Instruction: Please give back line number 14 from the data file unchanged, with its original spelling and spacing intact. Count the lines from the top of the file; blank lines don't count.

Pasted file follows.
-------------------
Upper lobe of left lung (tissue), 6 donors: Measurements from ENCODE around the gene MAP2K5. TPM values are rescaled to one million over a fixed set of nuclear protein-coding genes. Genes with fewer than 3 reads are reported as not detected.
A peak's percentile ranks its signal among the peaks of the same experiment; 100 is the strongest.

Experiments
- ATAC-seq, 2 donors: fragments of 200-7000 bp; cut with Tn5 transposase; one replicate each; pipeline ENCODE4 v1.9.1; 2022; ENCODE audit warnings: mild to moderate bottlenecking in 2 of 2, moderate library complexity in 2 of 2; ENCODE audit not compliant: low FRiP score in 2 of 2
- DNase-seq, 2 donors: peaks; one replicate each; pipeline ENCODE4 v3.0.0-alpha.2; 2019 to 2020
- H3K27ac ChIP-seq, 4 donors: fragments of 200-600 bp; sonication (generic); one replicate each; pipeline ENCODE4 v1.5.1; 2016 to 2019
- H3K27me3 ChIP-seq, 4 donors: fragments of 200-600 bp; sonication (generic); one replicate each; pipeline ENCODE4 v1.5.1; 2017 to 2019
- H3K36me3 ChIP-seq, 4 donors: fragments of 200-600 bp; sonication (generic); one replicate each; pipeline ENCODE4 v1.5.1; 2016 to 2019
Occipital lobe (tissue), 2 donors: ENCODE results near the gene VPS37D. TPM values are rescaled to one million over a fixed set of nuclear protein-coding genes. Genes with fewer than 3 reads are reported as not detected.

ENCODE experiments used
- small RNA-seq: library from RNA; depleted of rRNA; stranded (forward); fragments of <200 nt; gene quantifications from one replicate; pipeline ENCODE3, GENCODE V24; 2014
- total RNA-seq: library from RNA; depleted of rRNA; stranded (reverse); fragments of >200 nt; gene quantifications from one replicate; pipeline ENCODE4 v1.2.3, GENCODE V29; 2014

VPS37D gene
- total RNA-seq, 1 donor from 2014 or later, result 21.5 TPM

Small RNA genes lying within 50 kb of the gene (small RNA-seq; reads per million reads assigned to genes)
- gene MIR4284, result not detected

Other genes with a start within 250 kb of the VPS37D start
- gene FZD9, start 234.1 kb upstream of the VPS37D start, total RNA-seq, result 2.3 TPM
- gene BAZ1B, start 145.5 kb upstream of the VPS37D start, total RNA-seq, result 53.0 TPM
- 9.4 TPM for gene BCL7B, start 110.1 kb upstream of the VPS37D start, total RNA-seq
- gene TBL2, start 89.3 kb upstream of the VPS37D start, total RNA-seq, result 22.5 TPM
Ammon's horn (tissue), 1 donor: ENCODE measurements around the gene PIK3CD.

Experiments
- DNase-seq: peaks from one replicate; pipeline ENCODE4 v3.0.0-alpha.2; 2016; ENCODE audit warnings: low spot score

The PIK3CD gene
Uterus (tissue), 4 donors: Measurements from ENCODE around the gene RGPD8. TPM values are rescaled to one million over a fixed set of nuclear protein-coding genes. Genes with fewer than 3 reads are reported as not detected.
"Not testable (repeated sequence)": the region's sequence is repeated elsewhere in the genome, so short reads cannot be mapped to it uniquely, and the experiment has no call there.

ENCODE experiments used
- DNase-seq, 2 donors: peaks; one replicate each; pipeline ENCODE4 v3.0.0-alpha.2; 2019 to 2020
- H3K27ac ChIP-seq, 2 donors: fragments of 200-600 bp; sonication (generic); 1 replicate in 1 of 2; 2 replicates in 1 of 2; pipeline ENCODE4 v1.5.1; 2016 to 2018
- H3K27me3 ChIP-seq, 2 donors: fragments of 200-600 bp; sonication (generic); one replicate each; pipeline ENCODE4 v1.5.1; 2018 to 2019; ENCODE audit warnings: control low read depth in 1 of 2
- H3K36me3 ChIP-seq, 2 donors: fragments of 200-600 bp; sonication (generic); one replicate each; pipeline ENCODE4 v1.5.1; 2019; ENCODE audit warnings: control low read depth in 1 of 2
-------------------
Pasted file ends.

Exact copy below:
- total RNA-seq, 1 donor from 2014 or later, result 21.5 TPM